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Daylight Savings Time: Why the clocks changing can affect our health

The days are getting colder and shorter, which means autumn has arrived in the UK. Soon, the clocks will jump back by an hour to mark the end of Daylight Savings Time or British Summer Time. Although this will give us an extra hour in bed, the clocks changing could have an impact on our health.

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Why do our clocks change?

In Britain, the clocks will move back by one hour at 2am on Sunday 29th October. We change the clocks to make better use of natural daylight in the morning.

Between March and October - during Daylight Saving Time - an hour of daylight is borrowed from the morning and added to the end of the day. At the end of October, we push the clocks back and return to standard time or Greenwich Mean Time.

The United States, Canada, Australia and New Zealand - as well as European countries like France, Germany, Italy, Poland and Spain - also change their clocks.

Every year, the clock change causes an argument about whether we should continue the practice. Some people welcome the change as it marks the start of a new season, but others argue that it’s an inconvenience.

However, some researchers suggest that changing the clocks can have a serious effect on our health because of the disruption to our circadian rhythms.

Circadian rhythms are physical, mental and behavioural changes that follow a 24-hour cycle that regulate things like alertness, sleepiness and appetite. These processes tend to be aligned with the cycle of day and night.

According to research, moving our clocks forward or back by an hour can disturb these natural rhythms - leading to several health issues.

Mood problems

Research has linked the clocks changing to an increase in mood problems such as depression or seasonal affective disorder1. When the clocks go forward in the spring, it means we have darker mornings and lighter evenings.

Less morning light can lower levels of the mood-boosting hormone serotonin, which can affect how you feel emotionally - especially if you already have a mental health issue such as depression.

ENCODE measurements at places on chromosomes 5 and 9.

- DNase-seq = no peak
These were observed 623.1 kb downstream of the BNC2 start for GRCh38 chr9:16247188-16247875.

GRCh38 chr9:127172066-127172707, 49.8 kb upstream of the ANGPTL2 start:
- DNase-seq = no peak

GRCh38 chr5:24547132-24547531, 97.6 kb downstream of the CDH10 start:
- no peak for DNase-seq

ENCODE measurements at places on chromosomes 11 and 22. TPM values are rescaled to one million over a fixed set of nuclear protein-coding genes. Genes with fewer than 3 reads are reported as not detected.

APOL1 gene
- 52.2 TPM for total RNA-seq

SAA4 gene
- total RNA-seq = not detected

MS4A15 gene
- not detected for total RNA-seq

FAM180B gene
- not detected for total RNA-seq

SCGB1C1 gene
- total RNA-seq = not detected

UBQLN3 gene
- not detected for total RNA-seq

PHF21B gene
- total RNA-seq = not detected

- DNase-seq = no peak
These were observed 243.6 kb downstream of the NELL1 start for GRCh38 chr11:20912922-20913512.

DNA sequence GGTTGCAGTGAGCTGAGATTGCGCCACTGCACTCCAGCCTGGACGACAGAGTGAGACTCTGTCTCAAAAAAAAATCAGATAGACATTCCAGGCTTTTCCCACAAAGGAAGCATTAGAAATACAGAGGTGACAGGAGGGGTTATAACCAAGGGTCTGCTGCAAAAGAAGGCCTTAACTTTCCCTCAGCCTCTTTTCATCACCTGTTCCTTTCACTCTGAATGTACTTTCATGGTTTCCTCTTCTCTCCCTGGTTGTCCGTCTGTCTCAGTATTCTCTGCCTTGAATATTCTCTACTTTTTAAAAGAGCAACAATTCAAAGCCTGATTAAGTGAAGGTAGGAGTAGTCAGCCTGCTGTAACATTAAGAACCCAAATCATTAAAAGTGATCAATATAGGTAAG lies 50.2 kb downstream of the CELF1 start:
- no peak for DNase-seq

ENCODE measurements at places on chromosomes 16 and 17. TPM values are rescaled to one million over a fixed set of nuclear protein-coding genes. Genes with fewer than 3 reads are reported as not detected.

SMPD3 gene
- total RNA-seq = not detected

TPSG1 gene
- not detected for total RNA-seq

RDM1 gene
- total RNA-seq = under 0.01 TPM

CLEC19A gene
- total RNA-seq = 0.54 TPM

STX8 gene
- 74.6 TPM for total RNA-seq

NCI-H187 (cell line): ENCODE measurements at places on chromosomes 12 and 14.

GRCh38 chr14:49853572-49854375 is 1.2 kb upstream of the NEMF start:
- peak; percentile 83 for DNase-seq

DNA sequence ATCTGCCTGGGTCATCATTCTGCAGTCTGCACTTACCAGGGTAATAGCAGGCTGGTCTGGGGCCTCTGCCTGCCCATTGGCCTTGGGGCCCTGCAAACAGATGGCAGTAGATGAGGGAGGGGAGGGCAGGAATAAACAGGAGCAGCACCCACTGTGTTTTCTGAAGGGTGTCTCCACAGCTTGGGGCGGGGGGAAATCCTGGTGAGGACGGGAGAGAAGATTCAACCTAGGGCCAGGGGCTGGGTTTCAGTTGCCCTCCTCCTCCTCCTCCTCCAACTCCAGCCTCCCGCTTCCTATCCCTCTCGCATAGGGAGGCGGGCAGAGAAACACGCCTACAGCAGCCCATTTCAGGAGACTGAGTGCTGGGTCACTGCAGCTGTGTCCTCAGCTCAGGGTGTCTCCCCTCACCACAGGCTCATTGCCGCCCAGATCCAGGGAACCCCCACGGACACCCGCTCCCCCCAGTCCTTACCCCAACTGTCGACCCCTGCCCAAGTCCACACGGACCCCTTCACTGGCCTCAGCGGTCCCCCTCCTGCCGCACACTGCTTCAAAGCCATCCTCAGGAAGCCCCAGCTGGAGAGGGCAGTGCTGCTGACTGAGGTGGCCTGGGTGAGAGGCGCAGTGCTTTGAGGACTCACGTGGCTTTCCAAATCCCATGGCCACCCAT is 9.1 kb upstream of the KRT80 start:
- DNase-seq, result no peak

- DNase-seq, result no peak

Research has also linked the clocks going forward to mood problems. A US study found an 11% increase in depressive episodes during the switch from daylight saving to standard time2.

Disrupted sleep

The clocks changing can also affect our sleep schedules, which in turn can affect our mood and ability to concentrate. The shift can mean we go to bed and wake up earlier or later than usual - and the disruption can lead to insomnia or interrupted sleep.

Although these problems are usually temporary - lasting a few days or weeks - it can make us feel tired and foggy.

This fatigue may also lead to accidents. A study of 732,000 car accidents over two decades found that the annual switch to Daylight Saving Time is associated with a 6% increase in fatal car crashes that week3.

Increased risk of cardiovascular disease

The disruption to our circadian rhythms may also be linked to heart disease, according to some studies - although the exact reason why is unknown.

A study review found that the risk of heart attacks increased “modestly but significantly” after the shift to daylight saving time in the spring but not in winter clock change4.

According to the researchers, the abrupt change to the ‘sleep-wake cycle’ has been linked to inflammation and imbalances in the nervous system.

Another study found that moving into daylight saving time is associated with a higher risk of cardiovascular disease, mental health problems and immune-related disorders5.

How to manage the clocks changing

Get fresh air

Getting outside and exercising frequently are both useful ways to help you reset your internal body clock. Going for a walk first thing after you wake up may help you adjust to the day after the clocks change.

Avoid caffeine

Stimulants like caffeine can keep you awake and throw off the natural balance between sleep and wakefulness. If you are having trouble sleeping at night, it may help to avoid coffee after midday.

Limit light before bed

Artificial light exposure at night can interfere with your circadian rhythm. Try to avoid using electronic devices that emit blue light - like phones and laptops - in the lead-up to bedtime.

Keep naps short and early in the afternoon

When you’re feeling tired, it’s tempting to have a nap - but longer naps or napping later in the day can mean you struggle to sleep at night. If you do have a nap, keep it short at around 20 minutes.

Follow a consistent sleep schedule

Sticking to a bedtime or morning wake-up time can help your body adjust to a stable circadian rhythm. Get your bedroom ready for a good night’s sleep by making it dark and comfortable. Try to relax before bed, for example, by having a bath or reading a book.

Seek help if you’re struggling with your mental health

If you’re experiencing depression, anxiety or another mental health problem, it’s important to speak to your doctor for advice. You can also self-refer for counselling on the NHS.

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Further reading

  1. Blume et al: Effects of light on human circadian rhythms, sleep and mood.

  2. Hansel et al: Daylight Savings Time transitions and the incidence rate of unipolar depressive episodes.

  3. Fritz et al: A chronobiological evaluation of the acute effects of Daylight Saving Time on traffic accident risk.

  4. Manfredini et al: Daylight Saving Time and acute myocardial infarction: A meta-analysis.

  5. Zhang et al: Measurable health effects associated with the daylight saving time shift.

Article history

The information on this page is peer reviewed by qualified clinicians.

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